The construction of Interstate-10 through the Faubourg Treme, an African American neighborhood, New Orleans had an adverse effect on both the communities because the Faubourg Treme neighborhood and Vieux Carre neighborhood are situated right next to each other. As a result of this, there is not a significant difference in the environmental statistics of both the neighborhoods. The traffic proximity percentiles of both the neighborhoods: Faubourg Treme- 94 and Vieux Carre 85- are not across the opposite spectrum instead illustrate both the neighborhoods have come in close proximity to traffic as the result of the highway. Both neighborhoods being close to the highway are exposed to pollutants such as carbon monoxide, nitrogen monoxide, nitrogen dioxide and sulphur dioxide. All these pollutants are toxic, increase the risk of chronic diseases related to the heart and lungs and increase the risk of acid rain. The NATA (The National-Scale Air Toxics Assessment) Respiratory and Cancer risk is an interesting contrast, the NATA Cancer risk percentile is higher in Vieux Carre in 90-95 percentile compared to 80-90 percentile in Treme which should have been the opposite considering Treme’s closer proximity to traffic and the resulting pollutants from the vehicles. Despite the counterintuitive number, the NATA Cancer risk is a great illustration of how both the neighborhoods are affected by the highway considering the similarities in number.
Another important aspect of this event to note is the timeline of the construction- 1968, this is a period just post the passage of the civil rights legislation and suburbanization is in full swing. The effect of suburbanization is reflected in the demographic statistics of the city post 1960 when the population begins to decline and there were more African Americans and Hispanics than the whites. In 1960, the population of New Orleans reached its peak to precisely 627,525 residents whose demographic composition was 62.56% white, 37.21% African Americans and 0.23% others. Upon moving to 1980 a period post the rapid suburbanization, the white population shrinks from a dominant 62.56% in 1960 to 42.51% in 1980 and the African Americans composition grew to 55.27% in 1980, up from 37.21% in 1960. The shift in numbers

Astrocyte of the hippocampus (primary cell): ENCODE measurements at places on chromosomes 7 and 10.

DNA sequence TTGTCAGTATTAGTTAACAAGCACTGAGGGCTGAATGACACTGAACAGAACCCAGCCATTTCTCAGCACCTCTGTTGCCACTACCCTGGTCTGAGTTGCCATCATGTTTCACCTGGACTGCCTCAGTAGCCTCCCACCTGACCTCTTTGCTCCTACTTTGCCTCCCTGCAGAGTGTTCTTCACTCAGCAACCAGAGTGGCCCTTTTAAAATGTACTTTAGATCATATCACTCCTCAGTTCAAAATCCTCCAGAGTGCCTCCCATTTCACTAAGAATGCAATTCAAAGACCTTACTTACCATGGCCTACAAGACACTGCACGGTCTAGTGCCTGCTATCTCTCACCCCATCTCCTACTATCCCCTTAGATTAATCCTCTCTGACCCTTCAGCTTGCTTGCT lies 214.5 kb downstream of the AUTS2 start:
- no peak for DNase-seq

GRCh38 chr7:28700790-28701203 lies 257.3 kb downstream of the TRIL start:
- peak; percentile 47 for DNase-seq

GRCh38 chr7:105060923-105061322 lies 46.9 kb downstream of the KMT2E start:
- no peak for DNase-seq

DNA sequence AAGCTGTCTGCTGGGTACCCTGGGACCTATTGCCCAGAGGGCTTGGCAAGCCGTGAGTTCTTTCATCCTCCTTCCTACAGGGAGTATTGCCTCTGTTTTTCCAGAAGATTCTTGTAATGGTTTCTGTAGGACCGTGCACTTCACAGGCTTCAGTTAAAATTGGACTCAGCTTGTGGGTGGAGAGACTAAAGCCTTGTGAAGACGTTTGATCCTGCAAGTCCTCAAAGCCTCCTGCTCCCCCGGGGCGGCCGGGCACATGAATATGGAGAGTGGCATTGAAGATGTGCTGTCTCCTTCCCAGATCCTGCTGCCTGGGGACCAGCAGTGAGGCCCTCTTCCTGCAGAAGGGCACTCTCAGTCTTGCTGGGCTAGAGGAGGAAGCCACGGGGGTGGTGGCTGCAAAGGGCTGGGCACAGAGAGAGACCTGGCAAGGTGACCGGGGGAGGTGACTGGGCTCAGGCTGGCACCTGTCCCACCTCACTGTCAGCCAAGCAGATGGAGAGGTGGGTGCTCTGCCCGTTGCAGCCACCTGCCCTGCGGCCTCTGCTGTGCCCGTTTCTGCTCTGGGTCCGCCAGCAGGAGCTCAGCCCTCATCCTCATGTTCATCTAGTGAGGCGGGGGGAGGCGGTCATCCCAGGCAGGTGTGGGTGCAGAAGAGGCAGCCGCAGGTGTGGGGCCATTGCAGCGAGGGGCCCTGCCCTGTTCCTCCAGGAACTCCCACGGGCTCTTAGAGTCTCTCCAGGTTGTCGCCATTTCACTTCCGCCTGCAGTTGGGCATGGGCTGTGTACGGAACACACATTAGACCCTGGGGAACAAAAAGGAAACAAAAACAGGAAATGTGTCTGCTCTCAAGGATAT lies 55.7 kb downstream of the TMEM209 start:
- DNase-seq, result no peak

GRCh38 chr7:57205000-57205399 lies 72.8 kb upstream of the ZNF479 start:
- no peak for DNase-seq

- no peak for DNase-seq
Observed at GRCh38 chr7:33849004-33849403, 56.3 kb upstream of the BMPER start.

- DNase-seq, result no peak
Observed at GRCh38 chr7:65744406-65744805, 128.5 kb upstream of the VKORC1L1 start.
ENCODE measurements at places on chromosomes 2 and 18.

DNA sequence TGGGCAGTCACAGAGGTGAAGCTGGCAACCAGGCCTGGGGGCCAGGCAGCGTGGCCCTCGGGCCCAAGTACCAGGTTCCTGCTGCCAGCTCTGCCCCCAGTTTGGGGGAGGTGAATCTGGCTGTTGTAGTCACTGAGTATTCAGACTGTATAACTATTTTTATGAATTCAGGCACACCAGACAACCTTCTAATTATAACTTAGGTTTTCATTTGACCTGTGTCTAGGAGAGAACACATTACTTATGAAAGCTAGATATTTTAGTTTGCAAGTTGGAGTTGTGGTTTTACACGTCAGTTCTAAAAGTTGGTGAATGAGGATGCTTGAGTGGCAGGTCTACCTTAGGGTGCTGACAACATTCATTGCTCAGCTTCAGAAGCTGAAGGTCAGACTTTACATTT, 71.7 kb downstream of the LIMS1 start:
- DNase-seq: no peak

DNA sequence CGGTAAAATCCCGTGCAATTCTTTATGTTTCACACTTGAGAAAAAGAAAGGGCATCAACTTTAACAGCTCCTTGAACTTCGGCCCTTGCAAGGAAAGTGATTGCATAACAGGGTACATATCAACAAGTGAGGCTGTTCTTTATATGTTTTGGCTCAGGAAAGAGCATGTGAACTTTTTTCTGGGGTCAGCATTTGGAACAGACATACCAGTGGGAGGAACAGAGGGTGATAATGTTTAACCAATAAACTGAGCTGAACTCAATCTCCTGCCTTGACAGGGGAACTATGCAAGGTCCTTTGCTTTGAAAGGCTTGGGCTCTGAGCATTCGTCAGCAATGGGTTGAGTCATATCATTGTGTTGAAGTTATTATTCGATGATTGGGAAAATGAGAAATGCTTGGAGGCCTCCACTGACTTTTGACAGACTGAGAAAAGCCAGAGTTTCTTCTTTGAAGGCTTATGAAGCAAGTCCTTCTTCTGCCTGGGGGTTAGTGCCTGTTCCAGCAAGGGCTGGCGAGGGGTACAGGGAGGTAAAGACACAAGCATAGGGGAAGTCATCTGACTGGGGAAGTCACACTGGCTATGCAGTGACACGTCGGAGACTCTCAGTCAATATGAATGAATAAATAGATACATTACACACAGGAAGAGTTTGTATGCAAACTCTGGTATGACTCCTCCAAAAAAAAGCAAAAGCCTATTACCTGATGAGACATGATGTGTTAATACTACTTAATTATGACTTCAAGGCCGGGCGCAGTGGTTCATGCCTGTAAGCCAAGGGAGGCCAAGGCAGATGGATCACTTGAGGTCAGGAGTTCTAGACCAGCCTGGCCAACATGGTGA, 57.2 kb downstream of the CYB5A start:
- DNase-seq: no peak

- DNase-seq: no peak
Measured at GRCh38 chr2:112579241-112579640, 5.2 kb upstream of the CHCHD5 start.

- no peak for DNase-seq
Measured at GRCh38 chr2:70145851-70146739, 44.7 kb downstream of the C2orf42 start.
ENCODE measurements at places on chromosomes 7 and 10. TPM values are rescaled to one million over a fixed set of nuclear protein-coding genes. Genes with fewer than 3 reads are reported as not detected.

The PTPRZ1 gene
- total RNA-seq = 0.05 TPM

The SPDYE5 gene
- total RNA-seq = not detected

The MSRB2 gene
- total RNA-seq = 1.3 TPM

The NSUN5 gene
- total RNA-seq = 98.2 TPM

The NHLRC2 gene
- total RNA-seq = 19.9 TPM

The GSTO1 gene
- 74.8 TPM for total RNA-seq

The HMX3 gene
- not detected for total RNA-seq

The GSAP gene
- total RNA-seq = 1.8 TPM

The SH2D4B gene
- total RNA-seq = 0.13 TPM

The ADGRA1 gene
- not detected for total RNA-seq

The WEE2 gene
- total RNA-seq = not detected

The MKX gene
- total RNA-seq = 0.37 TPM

The demographic statistics is an illustration of the rapid decline in the white population whose only explanation is suburbanization because it was a movement of the white population out of the cities into newly constructed suburban areas that had new infrastructure built specifically to make people dependent on cars. This led to the decrease in the overall population of New Orleans from 627,525 residents in 1960 down to 557,515 in 1980. The significance in the decline of the population is the movement of the majority white population out of the city and by 1980 the white population accounted for 42.51%, no longer being the majority population of the city.
The new infrastructure built post the Federal-Aid Highway Act of 1956 made the masses dependent on cars and highways played an important role when there was nationwide suburbanization. Highways connected the suburbs to the cities which people could use to get to work or travel to the city for the purpose of leisure. Moreover, highways cutting through cities made it possible to get in and out of the city faster which is important because the number of cars on the road would only have made the traffic worse considering the roads within the city which were not as wide as the highways. However, it came at the cost of the livelihoods of the African Americans in Treme.
Demographic Statistics Source: https://daisi.datacenterresearch.org/Population/Historical-Population-By-Race-Over-300-Years/34pm-mf8u